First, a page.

But until now, native issues have been something less than a top priority for the Harper government. It scrapped Paul Martin’s Kelowna accord—a legacy-polishing $5.1billion agreement to improve Aboriginal health care, education and housing. And native leaders have been sharply critical of the federal budget, which allocated $300 million to First Nations over two years to help encourage private home ownership, and $105 million for job training, but didn’t come close to matching the Liberal promises. In recent months, Fontaine has been walking a fine line in his public pronouncements, calling for peace, but warning of war. Last Decem-
ber, the AFN adopted Terry Nelson’s resolution for a National Day of Action to show solidarity with his planned rail blockade. The national chief has been careful to say the organization isn’t endorsing illegal protests, but put it this way in a May address to Ottawa’s Canadian Club: “Many people ask why First Nations people are so angry. At this point you must realize that we have a right to be.” So with all the signs pointing to a summer
of confrontation, it was no small surprise to see Harper, Prentice and Fontaine smiling at the podium last week. “I was reminded of the picture of Yitzhak Rabin and Yasser Arafat shaking hands on the White House lawn,” says Gurston Dacks, a University of Alberta political scientist who specializes in First Nations issues. “Fontaine has invested a significant amount of political capital. This better work or it will threaten his legitimacy.” On their side, the Tories have taken the highly unusual step of inviting the AFN to help write the legislation creating the new land claims body, a collaborative approach that already has some party stalwarts worried. “My big-
gest fear is that they’re setting up a system that will never end,” says the University of Calgary’s Tom Flanagan, a Harper confidant who managed the Conservative’s 2004 election campaign. He predicts that the less onerous standard of proof, and federal funding to help First Nations prepare their cases, will have a cascading effect. “It’s obvious that this is the thin edge of the wedge.”
Prentice bristles at suggestions his government has somehow caved in to native pressure. “Illegal blockades are not acceptable. They are also not wise,” he told Maclean’s. “They really erode the' goodwill that exists toward Aboriginal programs and services.” And while the minister didn’t seek specific assurances that Nelson and other chiefs will behave themselves come June 29, he remains confident that a major irritant in native relations is about to be removed. “The absence of a functional system to resolve historical grievances in a timely way is clearly what is leading to instability,” said Prentice.
Fontaine, mindful of his own political balancing act, is reluctant to give too much credit to either his more militant brethren, or the feds. “I don’t know what’s motivated the gov-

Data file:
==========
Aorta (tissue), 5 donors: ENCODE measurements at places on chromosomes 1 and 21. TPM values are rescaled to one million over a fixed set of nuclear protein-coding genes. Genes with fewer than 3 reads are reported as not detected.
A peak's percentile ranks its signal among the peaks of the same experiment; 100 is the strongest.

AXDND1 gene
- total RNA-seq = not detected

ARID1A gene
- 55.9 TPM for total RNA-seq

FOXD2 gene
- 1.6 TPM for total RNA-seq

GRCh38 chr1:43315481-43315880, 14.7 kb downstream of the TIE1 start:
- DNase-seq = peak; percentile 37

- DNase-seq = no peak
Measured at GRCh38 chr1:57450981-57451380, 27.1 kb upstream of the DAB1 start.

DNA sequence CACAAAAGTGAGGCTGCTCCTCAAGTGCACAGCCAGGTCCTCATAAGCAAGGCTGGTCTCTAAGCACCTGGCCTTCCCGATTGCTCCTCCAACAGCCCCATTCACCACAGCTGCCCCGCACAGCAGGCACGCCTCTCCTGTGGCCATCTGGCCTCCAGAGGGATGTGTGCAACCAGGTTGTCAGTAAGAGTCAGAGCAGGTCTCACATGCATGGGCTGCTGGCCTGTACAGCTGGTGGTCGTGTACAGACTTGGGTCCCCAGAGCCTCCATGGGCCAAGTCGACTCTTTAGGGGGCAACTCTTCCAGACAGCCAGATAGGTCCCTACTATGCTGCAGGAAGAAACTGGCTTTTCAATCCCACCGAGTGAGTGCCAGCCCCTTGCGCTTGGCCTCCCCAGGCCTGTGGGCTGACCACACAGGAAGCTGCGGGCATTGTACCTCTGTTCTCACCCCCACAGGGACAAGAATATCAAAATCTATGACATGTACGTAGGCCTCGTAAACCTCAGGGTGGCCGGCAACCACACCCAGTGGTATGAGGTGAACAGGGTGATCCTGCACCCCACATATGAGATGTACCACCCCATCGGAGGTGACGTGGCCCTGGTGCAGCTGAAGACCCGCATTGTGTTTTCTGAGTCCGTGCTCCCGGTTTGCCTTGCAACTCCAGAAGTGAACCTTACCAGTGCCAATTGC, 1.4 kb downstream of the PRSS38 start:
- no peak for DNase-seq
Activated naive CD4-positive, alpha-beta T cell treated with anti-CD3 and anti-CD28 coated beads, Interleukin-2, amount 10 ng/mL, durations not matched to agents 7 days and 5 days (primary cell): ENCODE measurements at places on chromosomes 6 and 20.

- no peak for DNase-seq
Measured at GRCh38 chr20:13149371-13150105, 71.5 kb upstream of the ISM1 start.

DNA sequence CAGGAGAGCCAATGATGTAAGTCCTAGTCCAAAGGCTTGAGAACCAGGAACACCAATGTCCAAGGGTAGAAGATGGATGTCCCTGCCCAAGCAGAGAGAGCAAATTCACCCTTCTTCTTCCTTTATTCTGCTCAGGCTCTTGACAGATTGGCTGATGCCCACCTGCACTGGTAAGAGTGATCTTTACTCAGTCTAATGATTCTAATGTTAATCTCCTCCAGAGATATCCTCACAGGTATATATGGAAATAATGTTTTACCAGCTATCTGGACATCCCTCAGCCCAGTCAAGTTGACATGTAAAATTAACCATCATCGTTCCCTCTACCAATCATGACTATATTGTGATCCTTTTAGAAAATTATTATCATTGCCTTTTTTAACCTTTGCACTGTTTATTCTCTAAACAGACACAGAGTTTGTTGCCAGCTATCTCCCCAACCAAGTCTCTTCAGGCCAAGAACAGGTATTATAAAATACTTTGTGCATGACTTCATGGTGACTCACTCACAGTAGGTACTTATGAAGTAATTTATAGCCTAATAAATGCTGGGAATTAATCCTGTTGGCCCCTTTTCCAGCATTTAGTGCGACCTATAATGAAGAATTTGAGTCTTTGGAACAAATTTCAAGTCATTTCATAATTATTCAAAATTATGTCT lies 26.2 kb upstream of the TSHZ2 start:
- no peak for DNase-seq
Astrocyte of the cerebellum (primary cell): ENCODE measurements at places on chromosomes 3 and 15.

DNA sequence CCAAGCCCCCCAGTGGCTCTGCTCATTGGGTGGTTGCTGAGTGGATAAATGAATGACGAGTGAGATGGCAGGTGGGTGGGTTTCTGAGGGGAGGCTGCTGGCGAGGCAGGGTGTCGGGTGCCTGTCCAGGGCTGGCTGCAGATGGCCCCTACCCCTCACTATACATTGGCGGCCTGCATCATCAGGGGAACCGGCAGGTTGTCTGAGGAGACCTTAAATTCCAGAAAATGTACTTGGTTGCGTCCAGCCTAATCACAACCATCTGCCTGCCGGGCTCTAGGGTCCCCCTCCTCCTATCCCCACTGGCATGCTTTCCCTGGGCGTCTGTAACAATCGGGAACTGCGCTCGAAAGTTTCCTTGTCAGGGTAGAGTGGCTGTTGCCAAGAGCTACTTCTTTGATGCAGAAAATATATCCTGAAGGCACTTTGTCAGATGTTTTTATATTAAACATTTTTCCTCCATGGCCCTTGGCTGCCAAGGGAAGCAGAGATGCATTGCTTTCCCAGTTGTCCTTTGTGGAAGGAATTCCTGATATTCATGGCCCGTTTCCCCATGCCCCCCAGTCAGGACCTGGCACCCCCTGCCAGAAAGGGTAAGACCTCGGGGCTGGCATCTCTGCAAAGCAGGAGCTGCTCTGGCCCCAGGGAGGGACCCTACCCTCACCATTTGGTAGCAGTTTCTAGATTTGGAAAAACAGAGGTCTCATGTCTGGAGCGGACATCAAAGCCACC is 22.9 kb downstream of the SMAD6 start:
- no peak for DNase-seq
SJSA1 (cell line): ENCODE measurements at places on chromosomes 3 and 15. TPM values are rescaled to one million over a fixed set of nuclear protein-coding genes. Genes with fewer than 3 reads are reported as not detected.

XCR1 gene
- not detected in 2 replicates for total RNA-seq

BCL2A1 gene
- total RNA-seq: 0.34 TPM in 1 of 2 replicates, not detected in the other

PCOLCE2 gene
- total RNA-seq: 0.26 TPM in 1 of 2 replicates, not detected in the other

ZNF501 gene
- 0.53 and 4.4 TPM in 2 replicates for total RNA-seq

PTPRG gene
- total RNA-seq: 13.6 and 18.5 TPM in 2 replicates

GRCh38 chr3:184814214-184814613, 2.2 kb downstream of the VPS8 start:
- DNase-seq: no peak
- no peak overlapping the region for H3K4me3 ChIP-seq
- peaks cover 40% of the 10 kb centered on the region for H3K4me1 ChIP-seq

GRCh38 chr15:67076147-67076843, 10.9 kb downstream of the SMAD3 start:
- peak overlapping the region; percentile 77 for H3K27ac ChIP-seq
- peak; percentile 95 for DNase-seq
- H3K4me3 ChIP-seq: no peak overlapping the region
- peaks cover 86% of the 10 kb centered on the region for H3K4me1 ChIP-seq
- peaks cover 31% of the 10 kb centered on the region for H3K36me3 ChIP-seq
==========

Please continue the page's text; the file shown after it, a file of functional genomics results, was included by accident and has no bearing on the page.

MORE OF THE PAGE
ONLY EIGHT NATIVE LAND CLAIMS ARE SETTLED A YEAR
ernment. This has been an urgent issue for some considerable time,” he says. And the national chief notes that it’s just a step in a very long journey. “It doesn’t mean that we’ve eradicated poverty, built one house, or ensured safe drinking water,” says Fontaine. “All of these other problems don’t just disappear.”
IT’S HARD to get a straight answer from Terry Nelson about how he intends to spend the Canada Day weekend—relaxing, or manning a barricade. The 24-hour blockade may be downgraded to just a few hours, he says, or not happen at all. Nelson has floated the idea of a “voluntary” stoppage by the railways— something CP doesn’t dismiss out of hand, but CN categorically rejects. (CN filed suit against the leaders of the April blockade in
Ontario, and promises to unleash its lawyers on any First Nation that follows the same path.) So far, there doesn’t seem to be much to fear from the day of action. A partial list distributed by the AFN shows a few marches scheduled for places like Vancouver and Kenora, and a bannock breakfast in P.E.I.
But the Roseau River chief seems intent on keeping up the pressure, if only for appearances. “If we just hand out pamphlets on June 29, the white guys will say the Indians chickened out again.” He’s been spending time at a Winnipeg production house, working on a video he plans to send to the American TV networks, every foreign embassy in Ottawa, and upload to YouTube. Entitled “A Long Train of Abuse,” it will document native poverty, their high rates of incarceration, and the 500 Aboriginal women who have disappeared or died violently over the past 30 years. It’s not the first film Nelson has produced. In the studio, wearing a T-shirt with a picture of Gerónimo and the slogan “Homeland Security: Fighting Terrorists since 1492,” he calls up a past example. It’s a mesh of rock music, jump-cut images of police
attacking protestors, and alarming statistics: “Natives make up only two per cent of the Canadian population, but 50 per cent of all police deaths.” Nelson promises the new video will also focus on the trade links between Canada and the U.S.-warning our neighbours just how much havoc Indian blockades could wreak on their own economy. “It’s a numbers game, We’re going to wake up the Americans.”
Nelson is thinking big. Even if Anishnaabe treaty land claims are eventually settled (the Winnipeg land is the first of 6,000 acres the band is entitled to convert to reserve status), there are still disputes over health care, education, timber, the bridge that spans the Roseau River, and the harvesting of traditional plants. The beauty of a rail blockade is that
it doesn’t require much forward planning or any expertise. “All we need is a car on the tracks. And there are 12,000 of them a year stolen in Winnipeg,” he says.
The photographer asks Nelson to step outside to catch the last light of day. It’s a lucky break. A tow truck is about to hook up his car. The man who would bring Canada to its knees sprints across the street and drives away. A few minutes later, he returns clutching a $35 ticket. “They tried to tow my car away. On my own land,” he says with a laugh. He wonders aloud if Maclean’s might pay the fine. He’s no longer joking. M